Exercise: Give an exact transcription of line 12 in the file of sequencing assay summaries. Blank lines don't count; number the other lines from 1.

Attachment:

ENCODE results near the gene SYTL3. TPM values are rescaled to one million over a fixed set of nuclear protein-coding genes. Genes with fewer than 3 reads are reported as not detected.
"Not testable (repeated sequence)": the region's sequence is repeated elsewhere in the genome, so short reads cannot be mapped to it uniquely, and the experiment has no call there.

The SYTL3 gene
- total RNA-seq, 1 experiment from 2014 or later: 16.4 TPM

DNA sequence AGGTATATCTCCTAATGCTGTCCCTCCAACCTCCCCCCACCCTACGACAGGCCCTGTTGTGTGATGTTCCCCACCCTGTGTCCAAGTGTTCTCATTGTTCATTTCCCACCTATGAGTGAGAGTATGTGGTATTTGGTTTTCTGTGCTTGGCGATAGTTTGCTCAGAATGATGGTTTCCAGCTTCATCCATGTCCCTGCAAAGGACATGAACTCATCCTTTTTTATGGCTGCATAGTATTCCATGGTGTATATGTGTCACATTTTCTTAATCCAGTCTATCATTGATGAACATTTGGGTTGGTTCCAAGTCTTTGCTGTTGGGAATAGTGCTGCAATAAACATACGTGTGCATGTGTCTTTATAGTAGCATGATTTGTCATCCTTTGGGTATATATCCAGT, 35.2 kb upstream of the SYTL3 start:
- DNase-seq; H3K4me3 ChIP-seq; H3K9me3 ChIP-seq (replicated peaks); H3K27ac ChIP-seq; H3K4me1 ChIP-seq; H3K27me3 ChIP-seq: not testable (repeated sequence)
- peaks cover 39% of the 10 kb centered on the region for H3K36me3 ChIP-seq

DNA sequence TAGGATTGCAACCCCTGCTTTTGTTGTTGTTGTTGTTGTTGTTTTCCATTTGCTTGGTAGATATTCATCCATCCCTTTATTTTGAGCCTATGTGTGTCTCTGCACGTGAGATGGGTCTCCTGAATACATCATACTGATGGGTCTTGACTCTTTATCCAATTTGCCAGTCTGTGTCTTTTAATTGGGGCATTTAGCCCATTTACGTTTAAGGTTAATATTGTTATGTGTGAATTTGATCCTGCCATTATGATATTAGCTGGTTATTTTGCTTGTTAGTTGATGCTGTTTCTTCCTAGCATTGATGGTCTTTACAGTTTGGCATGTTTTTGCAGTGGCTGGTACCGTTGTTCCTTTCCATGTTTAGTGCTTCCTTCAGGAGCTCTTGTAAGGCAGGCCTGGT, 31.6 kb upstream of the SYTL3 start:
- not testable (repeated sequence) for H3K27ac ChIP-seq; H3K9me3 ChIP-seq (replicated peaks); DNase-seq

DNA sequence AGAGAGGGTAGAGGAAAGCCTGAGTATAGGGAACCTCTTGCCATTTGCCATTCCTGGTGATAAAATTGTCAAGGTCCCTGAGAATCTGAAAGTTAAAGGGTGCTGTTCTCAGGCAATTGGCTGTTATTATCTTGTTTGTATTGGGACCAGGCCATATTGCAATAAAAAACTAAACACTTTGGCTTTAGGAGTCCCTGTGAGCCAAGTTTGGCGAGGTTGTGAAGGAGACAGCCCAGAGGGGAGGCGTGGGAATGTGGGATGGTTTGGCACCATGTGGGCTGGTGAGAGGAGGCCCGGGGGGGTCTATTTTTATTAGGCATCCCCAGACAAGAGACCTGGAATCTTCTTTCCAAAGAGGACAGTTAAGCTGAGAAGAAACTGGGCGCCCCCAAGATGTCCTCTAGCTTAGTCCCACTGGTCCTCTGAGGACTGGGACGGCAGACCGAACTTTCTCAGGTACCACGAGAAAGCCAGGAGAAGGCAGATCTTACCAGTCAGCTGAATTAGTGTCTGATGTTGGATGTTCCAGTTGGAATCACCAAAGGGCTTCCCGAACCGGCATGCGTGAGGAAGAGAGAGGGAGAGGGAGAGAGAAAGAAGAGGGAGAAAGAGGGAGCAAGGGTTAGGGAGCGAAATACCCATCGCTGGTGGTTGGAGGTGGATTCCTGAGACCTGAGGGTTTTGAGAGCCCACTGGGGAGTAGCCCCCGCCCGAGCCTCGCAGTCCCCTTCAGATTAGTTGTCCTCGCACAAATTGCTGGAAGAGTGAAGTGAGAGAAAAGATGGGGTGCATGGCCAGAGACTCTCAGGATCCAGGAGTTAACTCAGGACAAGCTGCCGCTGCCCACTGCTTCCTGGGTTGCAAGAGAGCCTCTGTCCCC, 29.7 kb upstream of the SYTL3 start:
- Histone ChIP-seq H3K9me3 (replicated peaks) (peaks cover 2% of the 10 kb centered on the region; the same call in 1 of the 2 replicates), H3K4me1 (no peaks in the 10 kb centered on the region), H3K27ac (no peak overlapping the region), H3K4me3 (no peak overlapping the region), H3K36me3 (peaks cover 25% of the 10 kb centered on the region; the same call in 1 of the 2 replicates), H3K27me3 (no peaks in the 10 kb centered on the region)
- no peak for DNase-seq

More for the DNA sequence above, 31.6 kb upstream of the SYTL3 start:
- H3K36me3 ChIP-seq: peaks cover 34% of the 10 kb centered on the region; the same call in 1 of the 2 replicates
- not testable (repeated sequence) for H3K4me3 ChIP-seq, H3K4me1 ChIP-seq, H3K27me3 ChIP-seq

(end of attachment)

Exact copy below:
- no peak for DNase-seq